By The Nation
The cybersecurity debate centred on Chinese tech giant Huawei might seem like a controllable blaze at the moment, but it could
easily burn a massive hole through global diplomatic relations. The
controversy is being viewed in a far more serious light now that the United States has stressed to Germany it intends to limit
intelligence-sharing with any
countries that let Huawei build their 5G communications networks.
It has become an issue involving not just trade and national security but also politics at the highest level. Ideological opposites China and the US are now at loggerheads economically as well, a clash already having far-reaching impacts around the world. Washington’s concerns about intelligence threats stem from a combination of Cold War-style paranoia and Huawei’s perceived ability to make any device a tool for espionage.
If technological warfare breaks out, the winner will be certified as the most powerful country on the planet. Speedy 5G systems give their owners a major advantage in such a fight. China is pinning its hopes on Huawei getting a significant share in the global spread of 5G, and the US is doing all it can to stop that
happening. Its leverage comes mainly in the form of a threat to reduce the privileges it grants other countries. But not only small nations are relying on Huawei – some of America’s major allies are admirers of the Chinese expertise.
So the German government has been warned in writing that its access to valuable US intelligence could be curtailed if it awards 5G contracts to Huawei. This came in response to Berlin’s refusal to bar any company from bidding on the contracts. Chancellor Angela Merkel has met the US threat with defiance.
Indeed, Washington does not appear to have the upper hand in this latest round of “with us or against us”. Huawei’s advanced technology is becoming pervasive, leaving America’s allies to decide between appeasing the US or postponing their leap to all the benefits that 5G brings.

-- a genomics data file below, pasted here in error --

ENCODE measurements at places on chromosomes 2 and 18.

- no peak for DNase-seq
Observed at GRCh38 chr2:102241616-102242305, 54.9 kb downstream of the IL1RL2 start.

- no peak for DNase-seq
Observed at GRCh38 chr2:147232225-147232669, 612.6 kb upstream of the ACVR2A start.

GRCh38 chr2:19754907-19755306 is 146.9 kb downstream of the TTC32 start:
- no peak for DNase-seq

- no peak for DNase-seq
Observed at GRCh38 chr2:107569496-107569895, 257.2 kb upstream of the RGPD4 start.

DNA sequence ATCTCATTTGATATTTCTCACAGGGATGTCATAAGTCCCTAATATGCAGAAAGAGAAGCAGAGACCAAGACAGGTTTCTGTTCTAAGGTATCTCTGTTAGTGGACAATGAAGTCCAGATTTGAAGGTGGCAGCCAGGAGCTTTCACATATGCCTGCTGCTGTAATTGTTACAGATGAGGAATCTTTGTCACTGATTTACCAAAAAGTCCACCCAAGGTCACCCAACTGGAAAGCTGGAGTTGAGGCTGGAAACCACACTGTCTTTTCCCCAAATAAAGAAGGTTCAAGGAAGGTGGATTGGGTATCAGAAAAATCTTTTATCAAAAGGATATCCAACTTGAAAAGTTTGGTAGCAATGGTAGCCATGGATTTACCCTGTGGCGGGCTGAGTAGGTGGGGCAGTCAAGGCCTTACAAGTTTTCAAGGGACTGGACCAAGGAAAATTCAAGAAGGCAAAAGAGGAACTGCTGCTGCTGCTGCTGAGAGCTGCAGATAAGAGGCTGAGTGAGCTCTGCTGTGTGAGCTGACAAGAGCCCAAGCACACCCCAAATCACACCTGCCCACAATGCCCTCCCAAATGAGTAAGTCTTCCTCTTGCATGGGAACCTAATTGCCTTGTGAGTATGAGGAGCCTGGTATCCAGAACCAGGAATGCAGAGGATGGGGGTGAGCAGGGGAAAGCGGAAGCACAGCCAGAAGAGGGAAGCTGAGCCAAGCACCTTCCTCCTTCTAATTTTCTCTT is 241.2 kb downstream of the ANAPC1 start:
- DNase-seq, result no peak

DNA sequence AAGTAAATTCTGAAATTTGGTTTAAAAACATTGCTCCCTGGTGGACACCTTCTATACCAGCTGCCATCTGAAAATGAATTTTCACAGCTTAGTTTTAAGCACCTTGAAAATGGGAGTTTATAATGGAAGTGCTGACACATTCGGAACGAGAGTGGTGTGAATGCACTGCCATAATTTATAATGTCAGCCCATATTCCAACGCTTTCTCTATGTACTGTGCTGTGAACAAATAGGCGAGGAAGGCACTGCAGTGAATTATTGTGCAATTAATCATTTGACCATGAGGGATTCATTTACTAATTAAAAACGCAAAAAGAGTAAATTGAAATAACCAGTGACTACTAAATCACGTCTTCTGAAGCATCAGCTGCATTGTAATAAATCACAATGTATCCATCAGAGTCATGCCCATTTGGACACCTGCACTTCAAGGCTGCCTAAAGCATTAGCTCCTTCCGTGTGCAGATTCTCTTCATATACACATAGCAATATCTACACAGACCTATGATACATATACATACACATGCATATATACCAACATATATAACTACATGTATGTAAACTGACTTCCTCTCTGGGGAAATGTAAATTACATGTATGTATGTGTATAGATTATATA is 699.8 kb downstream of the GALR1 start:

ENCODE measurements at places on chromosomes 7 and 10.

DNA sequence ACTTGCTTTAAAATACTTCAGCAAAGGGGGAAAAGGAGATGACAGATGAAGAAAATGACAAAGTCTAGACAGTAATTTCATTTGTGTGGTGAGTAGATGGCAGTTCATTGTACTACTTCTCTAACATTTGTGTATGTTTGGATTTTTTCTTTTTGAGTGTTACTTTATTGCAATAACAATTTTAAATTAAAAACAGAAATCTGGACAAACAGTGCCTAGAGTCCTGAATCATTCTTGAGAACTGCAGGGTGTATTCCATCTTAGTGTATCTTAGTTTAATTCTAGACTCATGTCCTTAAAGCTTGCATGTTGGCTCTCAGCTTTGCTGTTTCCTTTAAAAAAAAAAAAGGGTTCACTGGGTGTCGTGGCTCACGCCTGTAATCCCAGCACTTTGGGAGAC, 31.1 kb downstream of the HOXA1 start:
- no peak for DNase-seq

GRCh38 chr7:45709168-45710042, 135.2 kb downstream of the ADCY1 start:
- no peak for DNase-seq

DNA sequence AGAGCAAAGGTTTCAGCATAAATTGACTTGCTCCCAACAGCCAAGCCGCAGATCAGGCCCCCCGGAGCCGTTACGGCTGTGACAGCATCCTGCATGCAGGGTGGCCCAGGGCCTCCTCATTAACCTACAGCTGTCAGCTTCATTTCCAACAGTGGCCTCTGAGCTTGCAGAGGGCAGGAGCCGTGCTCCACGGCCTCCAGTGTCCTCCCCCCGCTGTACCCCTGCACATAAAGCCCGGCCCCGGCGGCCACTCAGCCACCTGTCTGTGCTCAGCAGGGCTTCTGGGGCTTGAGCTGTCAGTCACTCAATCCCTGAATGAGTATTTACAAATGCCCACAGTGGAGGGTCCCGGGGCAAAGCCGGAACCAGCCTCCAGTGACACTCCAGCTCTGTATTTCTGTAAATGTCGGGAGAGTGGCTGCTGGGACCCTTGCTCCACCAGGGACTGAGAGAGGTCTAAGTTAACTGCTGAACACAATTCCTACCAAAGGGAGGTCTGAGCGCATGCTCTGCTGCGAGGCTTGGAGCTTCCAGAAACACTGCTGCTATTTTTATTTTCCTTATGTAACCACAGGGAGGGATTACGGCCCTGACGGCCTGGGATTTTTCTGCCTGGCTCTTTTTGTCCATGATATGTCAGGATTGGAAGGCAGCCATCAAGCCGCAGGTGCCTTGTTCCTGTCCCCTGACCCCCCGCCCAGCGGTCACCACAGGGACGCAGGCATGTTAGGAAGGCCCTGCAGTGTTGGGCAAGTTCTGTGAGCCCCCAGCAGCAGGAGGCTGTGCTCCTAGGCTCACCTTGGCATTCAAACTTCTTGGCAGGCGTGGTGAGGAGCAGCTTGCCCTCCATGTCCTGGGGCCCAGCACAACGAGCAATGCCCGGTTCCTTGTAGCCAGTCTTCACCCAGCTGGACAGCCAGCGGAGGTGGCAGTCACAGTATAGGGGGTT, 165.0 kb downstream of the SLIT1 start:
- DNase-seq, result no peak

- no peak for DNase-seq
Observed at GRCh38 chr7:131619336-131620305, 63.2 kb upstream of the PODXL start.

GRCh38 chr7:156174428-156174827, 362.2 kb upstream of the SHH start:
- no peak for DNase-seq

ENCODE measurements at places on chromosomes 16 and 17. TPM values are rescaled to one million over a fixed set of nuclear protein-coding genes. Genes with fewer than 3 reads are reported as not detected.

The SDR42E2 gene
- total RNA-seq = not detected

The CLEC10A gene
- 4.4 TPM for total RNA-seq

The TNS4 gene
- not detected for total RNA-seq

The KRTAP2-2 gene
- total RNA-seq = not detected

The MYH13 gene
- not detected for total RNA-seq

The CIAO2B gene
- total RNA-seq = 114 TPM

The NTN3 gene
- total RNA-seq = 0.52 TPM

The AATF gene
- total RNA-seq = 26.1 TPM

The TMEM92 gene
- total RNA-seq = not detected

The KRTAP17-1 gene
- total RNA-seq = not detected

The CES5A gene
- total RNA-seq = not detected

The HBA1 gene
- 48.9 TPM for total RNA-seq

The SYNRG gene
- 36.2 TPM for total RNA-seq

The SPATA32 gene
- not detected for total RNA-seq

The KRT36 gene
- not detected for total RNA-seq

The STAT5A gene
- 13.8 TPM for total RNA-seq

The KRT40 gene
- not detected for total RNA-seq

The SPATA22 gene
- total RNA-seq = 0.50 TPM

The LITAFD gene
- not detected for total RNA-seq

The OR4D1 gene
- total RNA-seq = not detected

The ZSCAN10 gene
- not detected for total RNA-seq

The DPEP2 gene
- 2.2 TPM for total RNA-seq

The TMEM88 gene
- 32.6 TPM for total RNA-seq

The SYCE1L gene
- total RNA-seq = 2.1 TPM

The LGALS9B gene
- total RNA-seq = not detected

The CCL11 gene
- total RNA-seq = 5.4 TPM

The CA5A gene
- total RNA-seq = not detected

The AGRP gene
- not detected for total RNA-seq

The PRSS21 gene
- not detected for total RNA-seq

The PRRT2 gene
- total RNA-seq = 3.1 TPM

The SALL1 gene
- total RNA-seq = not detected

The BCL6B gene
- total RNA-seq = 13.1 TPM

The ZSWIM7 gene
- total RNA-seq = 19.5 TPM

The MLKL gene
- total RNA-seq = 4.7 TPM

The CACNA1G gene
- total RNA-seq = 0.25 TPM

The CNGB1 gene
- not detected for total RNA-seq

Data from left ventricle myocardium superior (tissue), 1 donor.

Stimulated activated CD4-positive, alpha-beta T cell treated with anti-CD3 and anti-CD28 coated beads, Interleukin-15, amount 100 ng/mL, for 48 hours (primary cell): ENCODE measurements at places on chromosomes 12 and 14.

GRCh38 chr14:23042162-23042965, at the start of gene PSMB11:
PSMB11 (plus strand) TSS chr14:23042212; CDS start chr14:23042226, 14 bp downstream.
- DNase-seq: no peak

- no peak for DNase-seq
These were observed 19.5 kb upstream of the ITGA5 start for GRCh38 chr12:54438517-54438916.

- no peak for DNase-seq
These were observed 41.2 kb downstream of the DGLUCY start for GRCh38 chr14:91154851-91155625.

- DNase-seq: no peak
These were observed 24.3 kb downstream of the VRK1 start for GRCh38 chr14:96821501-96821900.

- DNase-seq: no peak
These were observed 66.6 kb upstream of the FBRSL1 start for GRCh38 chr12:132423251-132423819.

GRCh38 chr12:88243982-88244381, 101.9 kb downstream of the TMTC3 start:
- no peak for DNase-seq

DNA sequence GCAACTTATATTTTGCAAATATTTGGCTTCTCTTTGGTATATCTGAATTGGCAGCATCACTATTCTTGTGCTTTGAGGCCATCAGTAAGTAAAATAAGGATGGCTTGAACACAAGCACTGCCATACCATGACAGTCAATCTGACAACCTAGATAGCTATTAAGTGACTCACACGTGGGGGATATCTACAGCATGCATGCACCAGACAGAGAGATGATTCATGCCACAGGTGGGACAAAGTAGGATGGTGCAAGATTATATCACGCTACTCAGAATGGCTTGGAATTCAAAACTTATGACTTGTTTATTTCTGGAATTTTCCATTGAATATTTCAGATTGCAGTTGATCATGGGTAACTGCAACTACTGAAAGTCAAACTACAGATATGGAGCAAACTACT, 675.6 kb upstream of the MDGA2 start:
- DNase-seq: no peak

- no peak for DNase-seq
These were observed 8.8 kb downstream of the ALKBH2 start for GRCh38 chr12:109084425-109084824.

Even US media have acknowledged that Huawei technology is widely deployed by several small but federally subsidised telecoms in America itself. They buy the cheaper Chinese-made hardware to cap their cell towers. In some cases, according to CNN, these firms
provide exclusive coverage in rural areas close to military bases.
US efforts to halt Huawei’s march are growing increasingly complicated, worsening trade friction with China and straining relations with allies. Some countries hold the view that Washington is trying to stall Huawei’s growth for the sake of its own political and business interests rather than out of concern over espionage. China to them looks like the underdog in this fistfight. The US didn’t help matters by asking Canada to act on a warrant and arrest Meng Wanzhou, Huawei’s deputy chairwoman, in Vancouver over the firm’s alleged violations of Iran sanctions. Canada didn’t help matters by obliging. Meng’s extradition to the US is stalled amid legal proceedings.
The US has also pressed Britain, Australia, Poland, the European Union, the Philippines and other countries to keep Huawei out in the cold. Australia, sharing security concerns, has done so and New Zealand has taken some action against the tech firm. Germany is resisting,
however, ensuring that the controversy will not end anytime soon. When international trade and security issues collide with politics, we have the makings of a potentially disastrous global time bomb.